The Catholic University of America


Student Scholar Series Continues with a Presentation from Kevin Tamul (3L) on the Privileges or Immunities Clause

   Print Friendly and PDF

Kevin Tamul (3L) delivered the second Student Scholars Series lecture of the semester on March 15. Tamul’s scholarship, “A Practical Approach: Applying the Privileges or Immunities Clause to Intrastate State Commerce Disputes,” argued that the use of the Privileges or Immunities Clause is a practical means of resolving the current circuit split over the state’s power to regulate intrastate commerce. 

Tamul provided an examination of the meaning of “privileges” and “immunities” as the founders understood them and the Privileges or Immunities Clause as the framers of the Fourteenth Amendment understood the clause. He also discussed how the Court in the Slaughter-House Cases subsequently dismantled the Framer’s interpretation.

“The Privileges or Immunities Clause was written in 1866 so while the Framer’s intent of the Constitution is a good starting point, we have to look to Fourteenth Amendment …the Fourteenth Amendment is a response to the fear that the recently pass Civil Rights Act might be unconstitutional,” Tamul said.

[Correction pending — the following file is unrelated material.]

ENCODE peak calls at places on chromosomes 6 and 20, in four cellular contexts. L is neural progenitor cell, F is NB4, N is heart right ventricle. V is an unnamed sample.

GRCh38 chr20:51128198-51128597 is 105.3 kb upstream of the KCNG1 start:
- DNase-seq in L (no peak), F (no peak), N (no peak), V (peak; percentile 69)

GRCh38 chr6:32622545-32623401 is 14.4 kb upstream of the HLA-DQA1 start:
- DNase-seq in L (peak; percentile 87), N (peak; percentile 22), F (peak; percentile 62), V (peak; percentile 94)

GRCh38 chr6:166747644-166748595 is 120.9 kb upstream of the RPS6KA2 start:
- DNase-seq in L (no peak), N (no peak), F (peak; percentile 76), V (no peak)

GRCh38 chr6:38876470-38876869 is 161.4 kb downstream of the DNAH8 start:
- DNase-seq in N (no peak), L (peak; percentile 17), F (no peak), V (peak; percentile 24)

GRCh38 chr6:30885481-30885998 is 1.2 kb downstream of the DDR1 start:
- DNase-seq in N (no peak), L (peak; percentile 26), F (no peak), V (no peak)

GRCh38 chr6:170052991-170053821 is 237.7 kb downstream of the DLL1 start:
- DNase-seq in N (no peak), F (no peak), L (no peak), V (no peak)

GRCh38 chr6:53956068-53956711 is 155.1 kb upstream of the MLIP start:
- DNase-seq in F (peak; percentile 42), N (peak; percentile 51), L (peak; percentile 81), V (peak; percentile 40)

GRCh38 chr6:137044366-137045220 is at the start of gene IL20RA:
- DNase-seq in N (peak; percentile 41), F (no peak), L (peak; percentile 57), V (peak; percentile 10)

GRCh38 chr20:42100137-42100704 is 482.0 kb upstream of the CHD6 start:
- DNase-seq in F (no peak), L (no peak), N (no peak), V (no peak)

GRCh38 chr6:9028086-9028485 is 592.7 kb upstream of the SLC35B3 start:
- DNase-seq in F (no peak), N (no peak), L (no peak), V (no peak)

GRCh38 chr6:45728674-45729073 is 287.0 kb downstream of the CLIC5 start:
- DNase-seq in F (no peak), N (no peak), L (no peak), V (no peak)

Tamul also discussed the history of the Due Process Clause in deciding cases involving economic liberty, and the limited revival of the Privileges or Immunities Clause by the Supreme Court.

Tamul proposed a limited application of Privileges or Immunities Clause as a prudent and fair means to resolve the circuit split over the extent of state’s power to regulate intrastate commerce.

“The best way to resolve this split and future disputes about intrastate commerce is the narrow application of the Privileges or Immunities Clause. At its core, the Privileges or Immunities Clause is understood to protect citizens from their own state. Here, it would be a shield against the state’s possible protectionist regulations,” he said.

Director of Reimbursement and Regulatory Affairs for the American Association of Nurse Practitioners, Frank Harrington served as the respondent for Tamul’s lecture.

After the lecture, Tamul and Harrington took questions from the audience, and students had the opportunity to engage in conversations with faculty and guests.

The Student Scholar Series was founded by CUA Law Professor Harmon in 2009. It was established in order to recognize notable legal scholarship produced by students during the academic year and to foster the practical skills associated with presenting and defending that scholarship in a professional conference-style setting.

Frank Harrington and Kevin Tamul pictured to the left.